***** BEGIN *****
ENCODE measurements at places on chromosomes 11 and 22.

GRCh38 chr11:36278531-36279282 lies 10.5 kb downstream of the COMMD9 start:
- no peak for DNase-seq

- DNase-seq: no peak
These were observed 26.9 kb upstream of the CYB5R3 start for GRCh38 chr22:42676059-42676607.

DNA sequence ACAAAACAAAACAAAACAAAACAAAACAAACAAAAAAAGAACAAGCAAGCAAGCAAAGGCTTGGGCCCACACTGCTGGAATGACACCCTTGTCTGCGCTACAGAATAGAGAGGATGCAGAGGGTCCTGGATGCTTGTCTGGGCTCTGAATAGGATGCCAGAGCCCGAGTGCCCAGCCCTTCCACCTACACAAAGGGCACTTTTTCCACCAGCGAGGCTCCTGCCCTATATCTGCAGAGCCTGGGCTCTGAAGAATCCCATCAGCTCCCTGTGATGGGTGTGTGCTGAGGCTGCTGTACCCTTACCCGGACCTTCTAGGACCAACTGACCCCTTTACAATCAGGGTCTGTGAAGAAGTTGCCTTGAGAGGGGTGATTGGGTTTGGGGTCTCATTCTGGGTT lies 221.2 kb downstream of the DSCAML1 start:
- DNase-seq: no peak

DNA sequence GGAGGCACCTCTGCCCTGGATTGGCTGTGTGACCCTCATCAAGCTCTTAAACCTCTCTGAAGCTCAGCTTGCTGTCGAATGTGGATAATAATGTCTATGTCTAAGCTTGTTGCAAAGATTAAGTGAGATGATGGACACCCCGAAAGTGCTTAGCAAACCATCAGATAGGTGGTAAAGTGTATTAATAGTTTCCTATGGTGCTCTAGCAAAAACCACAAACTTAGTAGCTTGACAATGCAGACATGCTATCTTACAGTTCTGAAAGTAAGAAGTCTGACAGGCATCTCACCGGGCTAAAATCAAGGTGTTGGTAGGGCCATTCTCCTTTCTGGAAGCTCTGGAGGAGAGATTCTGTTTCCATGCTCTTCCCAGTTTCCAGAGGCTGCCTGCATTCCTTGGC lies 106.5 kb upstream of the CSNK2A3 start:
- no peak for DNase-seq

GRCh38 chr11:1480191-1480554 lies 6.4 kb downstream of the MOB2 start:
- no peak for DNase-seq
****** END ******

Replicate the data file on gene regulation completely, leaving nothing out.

ENCODE measurements at places on chromosomes 11 and 22.

GRCh38 chr11:36278531-36279282 lies 10.5 kb downstream of the COMMD9 start:
- no peak for DNase-seq

- DNase-seq: no peak
These were observed 26.9 kb upstream of the CYB5R3 start for GRCh38 chr22:42676059-42676607.

DNA sequence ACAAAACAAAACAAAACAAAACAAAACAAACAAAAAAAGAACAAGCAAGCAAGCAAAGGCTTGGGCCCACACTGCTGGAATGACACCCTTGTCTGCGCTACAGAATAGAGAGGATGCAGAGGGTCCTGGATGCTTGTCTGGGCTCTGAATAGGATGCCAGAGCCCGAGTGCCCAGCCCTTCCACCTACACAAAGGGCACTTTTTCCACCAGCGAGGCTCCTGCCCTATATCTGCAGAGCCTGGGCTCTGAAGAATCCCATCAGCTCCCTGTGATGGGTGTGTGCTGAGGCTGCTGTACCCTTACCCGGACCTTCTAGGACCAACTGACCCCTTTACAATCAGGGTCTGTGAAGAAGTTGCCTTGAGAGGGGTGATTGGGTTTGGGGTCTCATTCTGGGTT lies 221.2 kb downstream of the DSCAML1 start:
- DNase-seq: no peak

DNA sequence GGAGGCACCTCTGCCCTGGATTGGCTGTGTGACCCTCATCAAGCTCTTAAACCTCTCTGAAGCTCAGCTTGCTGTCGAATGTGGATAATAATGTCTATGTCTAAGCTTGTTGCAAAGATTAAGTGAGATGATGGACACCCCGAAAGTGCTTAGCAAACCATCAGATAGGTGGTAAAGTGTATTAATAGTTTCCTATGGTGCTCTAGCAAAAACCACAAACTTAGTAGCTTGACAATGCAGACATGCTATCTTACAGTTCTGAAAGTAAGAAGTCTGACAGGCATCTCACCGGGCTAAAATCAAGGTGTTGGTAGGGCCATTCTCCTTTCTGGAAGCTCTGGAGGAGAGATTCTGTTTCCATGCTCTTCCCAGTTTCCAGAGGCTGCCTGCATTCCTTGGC lies 106.5 kb upstream of the CSNK2A3 start:
- no peak for DNase-seq

GRCh38 chr11:1480191-1480554 lies 6.4 kb downstream of the MOB2 start:
- no peak for DNase-seq